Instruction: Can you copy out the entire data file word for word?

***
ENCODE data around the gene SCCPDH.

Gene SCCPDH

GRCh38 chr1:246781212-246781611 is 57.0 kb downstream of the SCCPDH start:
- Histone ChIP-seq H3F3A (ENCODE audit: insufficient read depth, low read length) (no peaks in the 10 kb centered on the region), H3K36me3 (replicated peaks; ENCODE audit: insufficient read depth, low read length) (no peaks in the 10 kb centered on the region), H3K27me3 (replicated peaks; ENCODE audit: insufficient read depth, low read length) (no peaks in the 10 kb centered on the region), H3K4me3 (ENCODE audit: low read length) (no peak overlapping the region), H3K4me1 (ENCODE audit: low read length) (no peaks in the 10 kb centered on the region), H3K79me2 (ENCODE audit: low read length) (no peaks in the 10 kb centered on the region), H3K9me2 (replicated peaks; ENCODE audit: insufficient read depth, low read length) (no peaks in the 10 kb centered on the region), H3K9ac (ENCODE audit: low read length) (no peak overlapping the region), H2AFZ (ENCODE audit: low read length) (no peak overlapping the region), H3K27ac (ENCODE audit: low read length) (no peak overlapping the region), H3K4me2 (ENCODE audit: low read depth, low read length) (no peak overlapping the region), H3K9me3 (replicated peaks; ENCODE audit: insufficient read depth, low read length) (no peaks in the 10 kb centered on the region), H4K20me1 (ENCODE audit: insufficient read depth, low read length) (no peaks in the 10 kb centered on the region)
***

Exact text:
ENCODE data around the gene SCCPDH.

Gene SCCPDH

GRCh38 chr1:246781212-246781611 is 57.0 kb downstream of the SCCPDH start:
- Histone ChIP-seq H3F3A (ENCODE audit: insufficient read depth, low read length) (no peaks in the 10 kb centered on the region), H3K36me3 (replicated peaks; ENCODE audit: insufficient read depth, low read length) (no peaks in the 10 kb centered on the region), H3K27me3 (replicated peaks; ENCODE audit: insufficient read depth, low read length) (no peaks in the 10 kb centered on the region), H3K4me3 (ENCODE audit: low read length) (no peak overlapping the region), H3K4me1 (ENCODE audit: low read length) (no peaks in the 10 kb centered on the region), H3K79me2 (ENCODE audit: low read length) (no peaks in the 10 kb centered on the region), H3K9me2 (replicated peaks; ENCODE audit: insufficient read depth, low read length) (no peaks in the 10 kb centered on the region), H3K9ac (ENCODE audit: low read length) (no peak overlapping the region), H2AFZ (ENCODE audit: low read length) (no peak overlapping the region), H3K27ac (ENCODE audit: low read length) (no peak overlapping the region), H3K4me2 (ENCODE audit: low read depth, low read length) (no peak overlapping the region), H3K9me3 (replicated peaks; ENCODE audit: insufficient read depth, low read length) (no peaks in the 10 kb centered on the region), H4K20me1 (ENCODE audit: insufficient read depth, low read length) (no peaks in the 10 kb centered on the region)